Yeah, It Can Run Crysis

HIGH It’s Crysis on a handheld!

LOW It’s Crysis on a handheld.

WTF Why would they release the Switch port before the more powerful consoles?


In 2007, Crysis was released and quickly became a lofty technical benchmark to test even the beefiest of PCs. Noteworthy for visuals and required specs, it birthed the popular catchphrase “But can it run Crysis?” signaling to weak rigs that this was not the game for them. Now, over 13 years since its release, Nintendo’s plucky handheld can run this former behemoth.

Crysis is a science-fiction shooter that revolves around an ancient alien structure buried inside a mountain in the fictional Lingshan Islands. Players control Nomad, the callsign for soldier Jake Dunn, and don his high-powered nanosuit while wielding dozens of weapons. There’s not much more to say, as the story and characters are secondary to everything else. I gave Nomad the nickname “Minor Chief”, as he felt like the most generic FPS protagonist ever.

Of course, the real stars of Crysis are the visuals. The environments are full of detail — gorgeous lighting hits the beaches, and faces on characters look fairly great even after all this time. Seeing the way the environment reacts to Nomad’s destruction is still impressive as trees and buildings get mowed down by gunfire. Sure, the destructible environments look a bit rough and take forever to fully dismantle (buildings disappear layer by layer instead of just falling apart) but the visual fidelity is still a sight to behold on my humble Switch Lite, even if the framerate can dip significantly during intense firefights.

While Crysis still looks great, graphics aren’t everything — I was not a big fan of the gameplay.

Taking place in an open-world sandbox, Nomad has the option to approach missions in different ways thanks to his nanosuit. He’s able to cloak himself and take out enemies quietly without being noticed, or he can switch on a stronger shield mode to take less damage from gunfire. In fact, Crytek’s ‘try what you want’ approach to design feels like the blueprint for many recent open-world action-adventure games.

Unfortunately, while the exploration is fine, the gunplay leaves a lot to be desired and part of this lies with the platform. The Switch Lite’s triggers aren’t great for shooters and the sticks are problematic as well. Both movement and aiming feels stiff, even with the sensitivity turned all the way up.

Making this bad situation worse, the enemies in Crysis are bullet sponges on any difficulty level past Easy. Emptying a full clip into a soldier only to watch him keep coming and eventually kill me sucks, and due to the hardiness of the opposition, the combat felt like a slog at points.

This Switch version was my first time playing Crysis. I think as a piece of gaming history, and it’s interesting to see what the standards for visuals and design were back in 2007. That said, it feels dated and the campaign struggled to keep my attention due to the weak storytelling, problematic controls and drawn-out firefights. Still, for those who are interested in visiting (or revisiting) this landmark title, this Switch port might be their best bet.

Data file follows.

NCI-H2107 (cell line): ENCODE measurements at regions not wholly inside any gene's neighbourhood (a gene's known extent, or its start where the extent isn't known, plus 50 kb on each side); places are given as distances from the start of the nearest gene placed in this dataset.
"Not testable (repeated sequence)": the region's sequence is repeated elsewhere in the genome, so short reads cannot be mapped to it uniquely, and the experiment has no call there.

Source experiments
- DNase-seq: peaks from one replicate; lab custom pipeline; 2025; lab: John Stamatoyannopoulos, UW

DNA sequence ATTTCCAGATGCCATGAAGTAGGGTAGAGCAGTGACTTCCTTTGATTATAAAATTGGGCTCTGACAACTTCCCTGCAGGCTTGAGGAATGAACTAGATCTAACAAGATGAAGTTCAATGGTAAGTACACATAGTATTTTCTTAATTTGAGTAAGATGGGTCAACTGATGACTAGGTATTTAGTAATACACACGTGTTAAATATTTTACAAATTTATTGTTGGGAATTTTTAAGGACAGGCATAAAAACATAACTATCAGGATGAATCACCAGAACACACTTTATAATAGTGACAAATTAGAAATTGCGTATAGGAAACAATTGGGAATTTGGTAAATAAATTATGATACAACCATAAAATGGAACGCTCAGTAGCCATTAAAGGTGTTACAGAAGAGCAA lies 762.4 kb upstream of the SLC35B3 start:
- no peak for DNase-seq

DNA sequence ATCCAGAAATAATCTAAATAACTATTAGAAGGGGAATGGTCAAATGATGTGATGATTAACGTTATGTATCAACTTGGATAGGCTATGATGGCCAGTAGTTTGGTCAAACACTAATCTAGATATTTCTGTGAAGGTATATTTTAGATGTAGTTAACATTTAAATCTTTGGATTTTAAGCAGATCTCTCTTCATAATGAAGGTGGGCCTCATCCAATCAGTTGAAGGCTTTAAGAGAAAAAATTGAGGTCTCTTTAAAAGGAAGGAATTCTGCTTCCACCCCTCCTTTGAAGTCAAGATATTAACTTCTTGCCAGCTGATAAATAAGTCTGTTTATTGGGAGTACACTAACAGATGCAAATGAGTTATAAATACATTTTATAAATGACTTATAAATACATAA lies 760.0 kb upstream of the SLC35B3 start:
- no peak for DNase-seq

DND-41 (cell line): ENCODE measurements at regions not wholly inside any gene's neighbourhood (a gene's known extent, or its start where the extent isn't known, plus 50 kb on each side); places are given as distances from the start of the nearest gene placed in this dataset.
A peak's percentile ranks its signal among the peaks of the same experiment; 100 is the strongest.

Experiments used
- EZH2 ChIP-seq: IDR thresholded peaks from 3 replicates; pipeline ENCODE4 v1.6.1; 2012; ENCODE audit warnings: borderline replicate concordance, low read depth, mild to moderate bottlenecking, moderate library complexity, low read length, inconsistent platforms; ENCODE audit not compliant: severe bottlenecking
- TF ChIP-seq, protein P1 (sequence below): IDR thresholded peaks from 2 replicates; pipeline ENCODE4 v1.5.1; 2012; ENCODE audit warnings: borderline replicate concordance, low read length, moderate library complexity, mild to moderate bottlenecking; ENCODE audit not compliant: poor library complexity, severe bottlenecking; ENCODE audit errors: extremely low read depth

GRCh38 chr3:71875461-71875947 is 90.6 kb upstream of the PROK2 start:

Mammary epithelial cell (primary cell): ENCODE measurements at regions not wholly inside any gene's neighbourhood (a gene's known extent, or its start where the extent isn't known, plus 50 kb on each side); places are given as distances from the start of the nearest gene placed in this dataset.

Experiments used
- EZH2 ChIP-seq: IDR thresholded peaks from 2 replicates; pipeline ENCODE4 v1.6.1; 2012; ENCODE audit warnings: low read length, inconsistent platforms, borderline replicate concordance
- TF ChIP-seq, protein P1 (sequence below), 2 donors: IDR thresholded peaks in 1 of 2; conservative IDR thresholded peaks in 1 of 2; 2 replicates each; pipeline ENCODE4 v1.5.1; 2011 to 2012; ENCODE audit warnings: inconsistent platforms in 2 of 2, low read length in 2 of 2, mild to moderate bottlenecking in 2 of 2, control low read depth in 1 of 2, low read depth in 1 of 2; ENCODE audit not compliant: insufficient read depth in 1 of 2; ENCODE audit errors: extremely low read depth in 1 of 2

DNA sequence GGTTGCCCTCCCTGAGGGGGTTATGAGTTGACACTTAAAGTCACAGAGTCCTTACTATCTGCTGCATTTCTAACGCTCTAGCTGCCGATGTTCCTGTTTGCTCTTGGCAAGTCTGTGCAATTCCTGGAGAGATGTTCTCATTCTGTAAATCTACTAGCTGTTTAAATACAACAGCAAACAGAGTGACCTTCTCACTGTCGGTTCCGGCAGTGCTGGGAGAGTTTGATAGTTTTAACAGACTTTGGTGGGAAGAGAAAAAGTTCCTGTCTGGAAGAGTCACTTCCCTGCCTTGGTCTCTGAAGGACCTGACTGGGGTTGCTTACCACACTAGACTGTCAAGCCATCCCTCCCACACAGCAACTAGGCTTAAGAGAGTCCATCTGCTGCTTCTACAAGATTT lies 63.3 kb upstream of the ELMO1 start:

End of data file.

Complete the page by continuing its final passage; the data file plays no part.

Rating: 6.5 out of 10

Disclosures: This game is published by Crytek and developed by Crytek and Saber Interactive. This version is available on Nintendo Switch. This copy was obtained via publisher and was reviewed on Switch. Approximately 10 hours of play were devoted to single-player and was not completed. There is no multiplayer.

Parents: According to the ESRB, this game is M for Blood, Strong Language and Violence. The official description reads as follows: This is a first-person shooter in which players assume the role of a special forces operative (Nomad) attempting a rescue mission on an island. As players traverse jungle environments, they engage in combat missions against military forces and extraterrestrials. Players use machine guns, grenade launchers, and alien weaponry (e.g., freeze rays) to kill enemy forces in frenetic combat. Battles are accompanied by large explosions, gunfire, and screams of pain. Large blood-splatter effects occur when enemies are shot, sometimes staining the environment and screen. The words “f**k” and “sh*t” are heard in the game.

Colorblind Modes: Colorblind modes are not present in the options menu.

Deaf and Hard of Hearing Gamers: I played this game on mute in handheld mode and had a few issues occurring during combat. The Switch Lite’s smaller screen made it much harder to make out visual cues, especially on the minimap, and not being able to hear enemies puts players at a severe disadvantage. I would say this game is not fully accessible.

Remappable Controls: No, the controls are not remappable, although the y-axis can be changed.

Cj Salcedo

Cj Salcedo

CJ has loved video games ever since he watched the opening cinematic to Sonic Heroes (with that killer Crush 40 song) back when he was six years old. Nearly two decades later, he’s found himself at GameCritics writing about the things he loves.

He has a knack for talking about movies and games he‘s passionate about. If anyone ever needs an expert on Jim Jarmusch, Tony Hawk’s Pro Skater, Donkey Kong Country or Kanye West, he’s your guy. Don’t say we didn't warn you, though.

He can be found on Twitter and his weekly podcast, The Waypoint Set Podcast, where he manages to get some important guests before promptly talking their ears off.
Cj Salcedo

Latest posts by Cj Salcedo (see all)

Subscribe
Notify of
guest
0 Comments
Inline Feedbacks
View all comments